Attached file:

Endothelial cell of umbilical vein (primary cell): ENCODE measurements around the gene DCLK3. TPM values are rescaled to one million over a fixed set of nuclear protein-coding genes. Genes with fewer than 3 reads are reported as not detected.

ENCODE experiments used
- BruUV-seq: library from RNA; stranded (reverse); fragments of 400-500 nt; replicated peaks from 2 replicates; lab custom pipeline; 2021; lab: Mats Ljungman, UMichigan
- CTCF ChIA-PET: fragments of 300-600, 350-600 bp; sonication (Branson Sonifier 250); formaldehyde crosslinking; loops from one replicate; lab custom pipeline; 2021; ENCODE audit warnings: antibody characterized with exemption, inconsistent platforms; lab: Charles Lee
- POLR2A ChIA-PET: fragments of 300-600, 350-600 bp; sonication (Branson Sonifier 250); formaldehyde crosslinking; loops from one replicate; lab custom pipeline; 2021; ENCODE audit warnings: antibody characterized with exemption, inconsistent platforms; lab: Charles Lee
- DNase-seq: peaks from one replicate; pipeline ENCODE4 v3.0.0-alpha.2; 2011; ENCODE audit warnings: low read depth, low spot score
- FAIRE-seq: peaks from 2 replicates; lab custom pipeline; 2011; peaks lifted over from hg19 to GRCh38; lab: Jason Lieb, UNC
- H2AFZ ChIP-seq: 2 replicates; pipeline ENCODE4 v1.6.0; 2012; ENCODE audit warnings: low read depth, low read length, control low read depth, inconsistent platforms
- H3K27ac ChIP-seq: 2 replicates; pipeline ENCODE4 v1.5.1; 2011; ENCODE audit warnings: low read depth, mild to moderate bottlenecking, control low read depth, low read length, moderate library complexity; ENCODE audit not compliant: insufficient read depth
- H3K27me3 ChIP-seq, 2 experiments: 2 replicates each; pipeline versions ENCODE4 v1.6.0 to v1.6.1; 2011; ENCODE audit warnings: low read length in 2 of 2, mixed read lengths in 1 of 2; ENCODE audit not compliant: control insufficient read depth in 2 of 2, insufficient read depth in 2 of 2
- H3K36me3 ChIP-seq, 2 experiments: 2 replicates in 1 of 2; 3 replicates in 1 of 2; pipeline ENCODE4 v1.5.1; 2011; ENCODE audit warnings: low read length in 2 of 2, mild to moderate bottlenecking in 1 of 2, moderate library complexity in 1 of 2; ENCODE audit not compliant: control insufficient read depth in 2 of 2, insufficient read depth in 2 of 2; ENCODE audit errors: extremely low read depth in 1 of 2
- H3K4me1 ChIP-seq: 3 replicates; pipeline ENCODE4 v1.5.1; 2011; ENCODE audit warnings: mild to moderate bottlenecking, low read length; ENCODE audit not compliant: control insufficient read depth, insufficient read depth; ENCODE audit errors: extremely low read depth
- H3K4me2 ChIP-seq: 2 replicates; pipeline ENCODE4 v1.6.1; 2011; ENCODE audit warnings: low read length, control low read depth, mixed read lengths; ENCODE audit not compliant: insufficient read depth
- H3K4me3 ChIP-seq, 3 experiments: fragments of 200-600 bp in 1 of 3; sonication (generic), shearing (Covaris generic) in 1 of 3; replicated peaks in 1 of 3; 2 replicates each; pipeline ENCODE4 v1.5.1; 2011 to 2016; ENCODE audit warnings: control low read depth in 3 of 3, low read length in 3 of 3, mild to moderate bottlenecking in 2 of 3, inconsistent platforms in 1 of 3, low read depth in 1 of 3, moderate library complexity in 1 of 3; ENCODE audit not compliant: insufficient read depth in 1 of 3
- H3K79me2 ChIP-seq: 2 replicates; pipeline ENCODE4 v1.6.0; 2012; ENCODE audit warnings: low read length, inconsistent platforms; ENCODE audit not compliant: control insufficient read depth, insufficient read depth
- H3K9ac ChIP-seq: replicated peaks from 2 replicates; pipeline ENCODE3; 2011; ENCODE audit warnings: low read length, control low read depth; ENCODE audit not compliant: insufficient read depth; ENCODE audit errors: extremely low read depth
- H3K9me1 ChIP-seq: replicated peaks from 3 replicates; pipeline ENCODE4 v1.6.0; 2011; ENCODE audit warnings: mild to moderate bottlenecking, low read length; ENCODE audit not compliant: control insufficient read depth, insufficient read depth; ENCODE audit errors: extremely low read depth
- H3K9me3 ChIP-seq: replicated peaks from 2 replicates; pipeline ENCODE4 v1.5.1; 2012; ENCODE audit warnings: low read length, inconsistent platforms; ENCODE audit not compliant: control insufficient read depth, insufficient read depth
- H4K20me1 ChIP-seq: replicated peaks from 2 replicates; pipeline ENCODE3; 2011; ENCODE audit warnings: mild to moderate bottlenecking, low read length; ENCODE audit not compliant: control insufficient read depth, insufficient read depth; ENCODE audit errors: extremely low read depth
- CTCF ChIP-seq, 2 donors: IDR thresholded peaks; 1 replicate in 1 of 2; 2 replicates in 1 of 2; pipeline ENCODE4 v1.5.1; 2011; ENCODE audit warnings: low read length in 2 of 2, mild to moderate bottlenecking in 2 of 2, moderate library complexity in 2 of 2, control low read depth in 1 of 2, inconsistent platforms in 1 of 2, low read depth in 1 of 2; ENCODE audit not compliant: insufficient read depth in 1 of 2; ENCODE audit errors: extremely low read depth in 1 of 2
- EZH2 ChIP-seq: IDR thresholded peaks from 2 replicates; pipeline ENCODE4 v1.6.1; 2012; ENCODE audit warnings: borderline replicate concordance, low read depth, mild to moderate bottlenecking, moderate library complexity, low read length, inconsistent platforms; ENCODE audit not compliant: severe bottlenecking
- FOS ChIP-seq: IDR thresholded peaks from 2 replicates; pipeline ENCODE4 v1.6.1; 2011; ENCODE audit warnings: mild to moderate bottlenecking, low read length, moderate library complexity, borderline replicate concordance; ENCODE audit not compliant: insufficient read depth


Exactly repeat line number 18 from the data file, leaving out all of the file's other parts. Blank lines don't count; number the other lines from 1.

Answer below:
- H3K9me3 ChIP-seq: replicated peaks from 2 replicates; pipeline ENCODE4 v1.5.1; 2012; ENCODE audit warnings: low read length, inconsistent platforms; ENCODE audit not compliant: control insufficient read depth, insufficient read depth